BOISE — The City of Boise has reached an agreement with Healthwise, Incorporated to purchase about eight acres directly adjacent to the existing Hillside to Hollow Reserve.
If approved by the Boise City Council, the purchase will use the remaining funds from the 2001 Foothills levy -- about $140,000 remains -- and will be the first acquisition of land using funds from the 2015 Open Space and Clean Water Levy. The eight-acre parcel will cost about $435,000, plus closing and due diligence costs.
“Any time we can add to an existing reserve, it’s exciting,” said Mayor David Bieter at a Wednesday press conference. “We look forward to increasing access and amenities for recreationalists in the area.”
The original $10 million from the 2001 Foothills levy has allowed the City of Boise to invest in the protection of approximately 11,500 acres of Foothills open space. Those protected acres have an estimated market value of around $40 million, according to a news release from the Boise Parks and Recreation Department.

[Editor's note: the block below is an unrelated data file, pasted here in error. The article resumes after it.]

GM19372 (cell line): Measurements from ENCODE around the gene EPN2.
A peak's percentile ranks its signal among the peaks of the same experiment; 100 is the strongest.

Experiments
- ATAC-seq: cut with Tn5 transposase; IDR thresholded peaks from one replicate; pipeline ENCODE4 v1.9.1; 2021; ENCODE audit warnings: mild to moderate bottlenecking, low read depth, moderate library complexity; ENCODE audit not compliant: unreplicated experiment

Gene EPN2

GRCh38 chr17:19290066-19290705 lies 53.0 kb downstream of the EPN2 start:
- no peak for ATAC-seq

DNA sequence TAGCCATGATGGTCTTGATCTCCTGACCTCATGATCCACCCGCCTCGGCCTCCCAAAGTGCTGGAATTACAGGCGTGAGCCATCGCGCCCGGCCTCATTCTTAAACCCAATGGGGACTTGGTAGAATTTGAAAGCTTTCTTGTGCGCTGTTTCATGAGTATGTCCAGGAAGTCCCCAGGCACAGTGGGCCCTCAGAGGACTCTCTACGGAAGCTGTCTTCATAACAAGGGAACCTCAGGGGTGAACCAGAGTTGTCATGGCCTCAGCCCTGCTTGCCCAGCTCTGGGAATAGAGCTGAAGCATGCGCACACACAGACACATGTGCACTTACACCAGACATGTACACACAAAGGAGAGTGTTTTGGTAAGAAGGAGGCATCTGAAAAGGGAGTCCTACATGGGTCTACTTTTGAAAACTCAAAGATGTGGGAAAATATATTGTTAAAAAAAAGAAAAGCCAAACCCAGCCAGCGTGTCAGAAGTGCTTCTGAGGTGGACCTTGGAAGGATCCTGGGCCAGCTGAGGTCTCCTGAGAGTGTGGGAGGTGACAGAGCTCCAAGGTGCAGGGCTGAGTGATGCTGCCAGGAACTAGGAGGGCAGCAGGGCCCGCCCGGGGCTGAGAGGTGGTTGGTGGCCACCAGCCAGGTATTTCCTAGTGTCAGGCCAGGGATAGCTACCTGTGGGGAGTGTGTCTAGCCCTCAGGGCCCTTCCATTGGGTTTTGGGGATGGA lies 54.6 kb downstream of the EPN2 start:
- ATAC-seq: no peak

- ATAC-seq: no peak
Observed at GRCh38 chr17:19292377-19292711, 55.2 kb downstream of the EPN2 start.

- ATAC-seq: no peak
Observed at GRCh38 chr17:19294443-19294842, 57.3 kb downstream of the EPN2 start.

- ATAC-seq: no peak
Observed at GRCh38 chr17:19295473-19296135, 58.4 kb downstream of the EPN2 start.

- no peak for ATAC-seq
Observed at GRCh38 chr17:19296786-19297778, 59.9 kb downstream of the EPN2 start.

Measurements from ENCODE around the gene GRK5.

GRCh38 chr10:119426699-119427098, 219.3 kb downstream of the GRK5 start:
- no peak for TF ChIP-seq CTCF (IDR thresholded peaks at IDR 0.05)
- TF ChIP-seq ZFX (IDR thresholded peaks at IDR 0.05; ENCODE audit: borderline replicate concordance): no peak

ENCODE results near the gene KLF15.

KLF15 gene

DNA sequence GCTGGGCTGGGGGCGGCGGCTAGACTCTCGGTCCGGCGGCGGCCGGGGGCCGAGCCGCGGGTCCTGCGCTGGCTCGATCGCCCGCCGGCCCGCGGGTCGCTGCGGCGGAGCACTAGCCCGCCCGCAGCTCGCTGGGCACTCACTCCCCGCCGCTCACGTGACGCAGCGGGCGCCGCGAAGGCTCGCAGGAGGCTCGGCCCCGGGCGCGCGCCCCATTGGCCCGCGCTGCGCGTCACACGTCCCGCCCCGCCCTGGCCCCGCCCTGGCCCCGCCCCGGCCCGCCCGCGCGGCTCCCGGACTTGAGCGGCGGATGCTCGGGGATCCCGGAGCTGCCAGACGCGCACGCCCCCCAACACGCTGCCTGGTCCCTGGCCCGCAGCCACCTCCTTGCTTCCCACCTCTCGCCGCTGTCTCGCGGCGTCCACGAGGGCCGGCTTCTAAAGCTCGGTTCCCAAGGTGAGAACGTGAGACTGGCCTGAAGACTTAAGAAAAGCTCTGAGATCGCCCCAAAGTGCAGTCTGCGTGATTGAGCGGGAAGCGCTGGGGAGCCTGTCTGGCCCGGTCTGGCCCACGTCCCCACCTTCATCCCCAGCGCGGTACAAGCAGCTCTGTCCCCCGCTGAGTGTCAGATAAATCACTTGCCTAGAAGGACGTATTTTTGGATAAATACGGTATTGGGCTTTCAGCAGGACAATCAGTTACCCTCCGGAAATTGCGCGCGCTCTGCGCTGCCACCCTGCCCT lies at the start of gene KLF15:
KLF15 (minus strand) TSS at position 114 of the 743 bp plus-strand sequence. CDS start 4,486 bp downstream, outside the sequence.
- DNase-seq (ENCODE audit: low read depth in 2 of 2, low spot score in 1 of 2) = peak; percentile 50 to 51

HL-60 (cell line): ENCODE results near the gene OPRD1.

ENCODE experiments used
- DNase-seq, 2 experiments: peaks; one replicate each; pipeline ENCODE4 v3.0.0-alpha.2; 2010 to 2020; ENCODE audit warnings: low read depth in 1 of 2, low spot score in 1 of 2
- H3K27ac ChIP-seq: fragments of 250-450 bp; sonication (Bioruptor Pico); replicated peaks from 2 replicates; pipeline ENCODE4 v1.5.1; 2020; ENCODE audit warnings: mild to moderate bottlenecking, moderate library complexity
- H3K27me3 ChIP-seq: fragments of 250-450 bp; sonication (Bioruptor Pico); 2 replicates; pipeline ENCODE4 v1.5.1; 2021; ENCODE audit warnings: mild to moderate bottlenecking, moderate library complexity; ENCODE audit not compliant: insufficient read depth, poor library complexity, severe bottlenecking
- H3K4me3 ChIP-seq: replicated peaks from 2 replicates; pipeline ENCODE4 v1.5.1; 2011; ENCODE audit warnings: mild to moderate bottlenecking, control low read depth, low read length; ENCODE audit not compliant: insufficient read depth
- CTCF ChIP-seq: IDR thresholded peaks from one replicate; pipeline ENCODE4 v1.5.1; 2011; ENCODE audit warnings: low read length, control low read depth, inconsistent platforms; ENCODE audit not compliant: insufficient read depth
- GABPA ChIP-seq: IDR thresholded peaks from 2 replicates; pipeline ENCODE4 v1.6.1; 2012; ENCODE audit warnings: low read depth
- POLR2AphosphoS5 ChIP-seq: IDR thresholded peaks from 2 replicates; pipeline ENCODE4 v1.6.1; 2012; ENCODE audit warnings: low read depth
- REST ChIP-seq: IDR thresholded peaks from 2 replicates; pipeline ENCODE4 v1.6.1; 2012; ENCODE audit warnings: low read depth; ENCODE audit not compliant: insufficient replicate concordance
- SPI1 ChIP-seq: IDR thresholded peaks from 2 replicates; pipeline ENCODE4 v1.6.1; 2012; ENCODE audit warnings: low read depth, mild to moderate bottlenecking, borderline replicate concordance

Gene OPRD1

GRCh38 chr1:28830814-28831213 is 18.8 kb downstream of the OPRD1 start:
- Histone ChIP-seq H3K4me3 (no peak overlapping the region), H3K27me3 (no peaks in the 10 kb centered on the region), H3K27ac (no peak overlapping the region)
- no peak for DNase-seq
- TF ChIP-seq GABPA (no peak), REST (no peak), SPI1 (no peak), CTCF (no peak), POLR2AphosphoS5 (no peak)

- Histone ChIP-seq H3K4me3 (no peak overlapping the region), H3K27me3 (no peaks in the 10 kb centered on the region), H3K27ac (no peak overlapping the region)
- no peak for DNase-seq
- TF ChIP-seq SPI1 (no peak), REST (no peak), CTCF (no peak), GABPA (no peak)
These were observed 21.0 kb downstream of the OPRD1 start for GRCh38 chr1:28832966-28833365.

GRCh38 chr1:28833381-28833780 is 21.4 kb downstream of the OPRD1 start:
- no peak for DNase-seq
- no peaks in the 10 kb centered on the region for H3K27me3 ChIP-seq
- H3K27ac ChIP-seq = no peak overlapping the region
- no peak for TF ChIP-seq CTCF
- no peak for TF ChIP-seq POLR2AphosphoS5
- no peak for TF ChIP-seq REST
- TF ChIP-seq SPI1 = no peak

Healthwise, a local nonprofit, was a major donor in the effort to protect and preserve the Hillside to Hollow area in the early 2000s.
“Healthwise has always been committed to preserving the open space in our backyard, and we’re excited to partner with the City of Boise in this effort,” said Dr. Adam Husney, CEO of Healthwise. “The foothills are part of Boise’s identity -- they provide habitat for wildlife and opportunities for our community to recreate and connect with nature.”
The reserve is currently made up of two properties off Hill Road. The Land Trust of the Treasure Valley originally acquired 58 acres in 2011. Then in 2013, the City of Boise purchased the adjacent 258 acres with serial levy funds. The two entities work together to manage Hillside to Hollow.
“This is an important addition to a popular reserve within the Ridge to Rivers Trail System,” said Council President Lauren McLean. “Healthwise has a long history of supporting open space and recreation in the City of Boise and we look forward to continuing that partnership.”
Boise City Council members will consider the purchase at their upcoming regularly-scheduled meeting on Feb. 26. If approved, the Boise Parks and Recreation Department will work with the public to design a trailhead that provides public access.
Due to the popularity of trails in the area, a formal trailhead and bathroom have already been identified as needs at Harrison Hollow.